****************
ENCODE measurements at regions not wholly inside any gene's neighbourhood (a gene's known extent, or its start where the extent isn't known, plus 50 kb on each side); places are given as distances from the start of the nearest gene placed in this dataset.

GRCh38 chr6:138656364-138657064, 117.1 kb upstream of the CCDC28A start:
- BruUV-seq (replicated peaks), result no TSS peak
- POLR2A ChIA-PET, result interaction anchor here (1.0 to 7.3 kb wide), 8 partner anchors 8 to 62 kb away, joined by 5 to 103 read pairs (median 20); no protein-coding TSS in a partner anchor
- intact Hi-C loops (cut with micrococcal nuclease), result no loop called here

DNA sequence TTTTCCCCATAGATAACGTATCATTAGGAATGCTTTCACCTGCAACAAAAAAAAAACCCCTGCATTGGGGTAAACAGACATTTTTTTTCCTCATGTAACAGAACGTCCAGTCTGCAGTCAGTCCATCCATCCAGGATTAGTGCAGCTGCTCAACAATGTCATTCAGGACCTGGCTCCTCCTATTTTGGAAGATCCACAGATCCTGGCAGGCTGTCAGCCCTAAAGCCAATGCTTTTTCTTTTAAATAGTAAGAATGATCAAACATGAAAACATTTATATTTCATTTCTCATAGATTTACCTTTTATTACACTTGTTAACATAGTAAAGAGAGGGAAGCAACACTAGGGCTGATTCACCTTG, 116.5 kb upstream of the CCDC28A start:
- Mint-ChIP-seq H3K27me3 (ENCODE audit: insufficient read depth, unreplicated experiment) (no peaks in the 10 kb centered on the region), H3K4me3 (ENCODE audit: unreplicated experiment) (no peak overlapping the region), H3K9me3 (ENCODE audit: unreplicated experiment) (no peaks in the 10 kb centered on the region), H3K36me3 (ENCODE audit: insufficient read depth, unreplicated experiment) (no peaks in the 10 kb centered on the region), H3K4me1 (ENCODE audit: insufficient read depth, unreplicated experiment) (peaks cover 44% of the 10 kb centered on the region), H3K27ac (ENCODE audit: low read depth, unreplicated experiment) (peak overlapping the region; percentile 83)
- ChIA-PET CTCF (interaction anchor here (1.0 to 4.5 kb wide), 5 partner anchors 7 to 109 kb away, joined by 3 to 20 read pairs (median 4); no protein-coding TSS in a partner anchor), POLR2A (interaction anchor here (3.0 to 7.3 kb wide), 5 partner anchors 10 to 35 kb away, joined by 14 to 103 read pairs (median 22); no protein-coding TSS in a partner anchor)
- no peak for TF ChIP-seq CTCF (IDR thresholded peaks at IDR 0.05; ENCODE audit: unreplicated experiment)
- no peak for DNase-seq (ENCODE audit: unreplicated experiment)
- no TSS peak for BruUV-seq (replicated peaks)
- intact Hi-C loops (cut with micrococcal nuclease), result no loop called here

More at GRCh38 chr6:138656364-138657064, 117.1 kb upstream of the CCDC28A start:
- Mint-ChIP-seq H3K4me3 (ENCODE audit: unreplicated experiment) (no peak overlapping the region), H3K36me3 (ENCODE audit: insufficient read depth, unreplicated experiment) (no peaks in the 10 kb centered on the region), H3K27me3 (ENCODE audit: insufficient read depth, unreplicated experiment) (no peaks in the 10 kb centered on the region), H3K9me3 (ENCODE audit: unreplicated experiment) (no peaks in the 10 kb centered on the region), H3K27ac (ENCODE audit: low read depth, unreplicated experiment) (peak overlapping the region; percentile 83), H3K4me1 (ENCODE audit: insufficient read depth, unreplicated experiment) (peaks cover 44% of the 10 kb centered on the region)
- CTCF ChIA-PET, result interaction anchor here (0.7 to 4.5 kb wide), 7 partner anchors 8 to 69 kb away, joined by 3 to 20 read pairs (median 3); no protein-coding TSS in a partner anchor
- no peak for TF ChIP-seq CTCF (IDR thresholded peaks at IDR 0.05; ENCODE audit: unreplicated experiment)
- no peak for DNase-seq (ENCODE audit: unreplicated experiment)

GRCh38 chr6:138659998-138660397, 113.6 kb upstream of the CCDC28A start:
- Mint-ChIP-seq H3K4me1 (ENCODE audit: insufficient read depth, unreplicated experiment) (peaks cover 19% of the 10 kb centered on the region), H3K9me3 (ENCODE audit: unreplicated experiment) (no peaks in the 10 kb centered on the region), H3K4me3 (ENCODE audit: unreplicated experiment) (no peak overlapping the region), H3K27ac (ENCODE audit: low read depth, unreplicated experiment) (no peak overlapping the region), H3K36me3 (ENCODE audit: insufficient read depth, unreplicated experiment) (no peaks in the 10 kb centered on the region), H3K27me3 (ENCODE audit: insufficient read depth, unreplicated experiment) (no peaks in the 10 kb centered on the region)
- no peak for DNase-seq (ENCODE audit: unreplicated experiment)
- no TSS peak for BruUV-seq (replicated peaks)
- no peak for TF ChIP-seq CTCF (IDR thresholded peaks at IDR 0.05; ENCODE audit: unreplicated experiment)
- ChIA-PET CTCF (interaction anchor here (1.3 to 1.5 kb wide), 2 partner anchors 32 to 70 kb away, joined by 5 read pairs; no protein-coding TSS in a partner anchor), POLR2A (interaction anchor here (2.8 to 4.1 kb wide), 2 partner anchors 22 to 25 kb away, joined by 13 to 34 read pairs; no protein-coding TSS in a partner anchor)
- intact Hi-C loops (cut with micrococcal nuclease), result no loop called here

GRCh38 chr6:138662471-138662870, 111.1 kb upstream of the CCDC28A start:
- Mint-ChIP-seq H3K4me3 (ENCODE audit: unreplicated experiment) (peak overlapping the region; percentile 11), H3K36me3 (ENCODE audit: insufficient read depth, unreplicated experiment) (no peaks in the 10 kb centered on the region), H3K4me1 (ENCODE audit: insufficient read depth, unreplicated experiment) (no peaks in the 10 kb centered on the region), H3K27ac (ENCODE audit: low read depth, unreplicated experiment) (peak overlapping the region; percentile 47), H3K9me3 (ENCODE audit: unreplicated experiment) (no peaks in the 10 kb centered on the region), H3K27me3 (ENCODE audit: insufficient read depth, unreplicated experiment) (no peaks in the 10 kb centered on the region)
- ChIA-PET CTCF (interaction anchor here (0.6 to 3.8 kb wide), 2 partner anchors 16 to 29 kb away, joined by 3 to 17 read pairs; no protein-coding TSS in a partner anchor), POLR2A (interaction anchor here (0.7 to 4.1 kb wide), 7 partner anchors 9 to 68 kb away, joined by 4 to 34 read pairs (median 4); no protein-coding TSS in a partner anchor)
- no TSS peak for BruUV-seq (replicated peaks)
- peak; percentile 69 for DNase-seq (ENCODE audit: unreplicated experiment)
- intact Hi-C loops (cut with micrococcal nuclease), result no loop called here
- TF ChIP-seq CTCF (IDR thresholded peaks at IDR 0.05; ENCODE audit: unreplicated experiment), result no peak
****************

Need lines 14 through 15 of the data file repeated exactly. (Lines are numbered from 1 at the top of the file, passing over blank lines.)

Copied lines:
- Mint-ChIP-seq H3K4me3 (ENCODE audit: unreplicated experiment) (no peak overlapping the region), H3K36me3 (ENCODE audit: insufficient read depth, unreplicated experiment) (no peaks in the 10 kb centered on the region), H3K27me3 (ENCODE audit: insufficient read depth, unreplicated experiment) (no peaks in the 10 kb centered on the region), H3K9me3 (ENCODE audit: unreplicated experiment) (no peaks in the 10 kb centered on the region), H3K27ac (ENCODE audit: low read depth, unreplicated experiment) (peak overlapping the region; percentile 83), H3K4me1 (ENCODE audit: insufficient read depth, unreplicated experiment) (peaks cover 44% of the 10 kb centered on the region)
- CTCF ChIA-PET, result interaction anchor here (0.7 to 4.5 kb wide), 7 partner anchors 8 to 69 kb away, joined by 3 to 20 read pairs (median 3); no protein-coding TSS in a partner anchor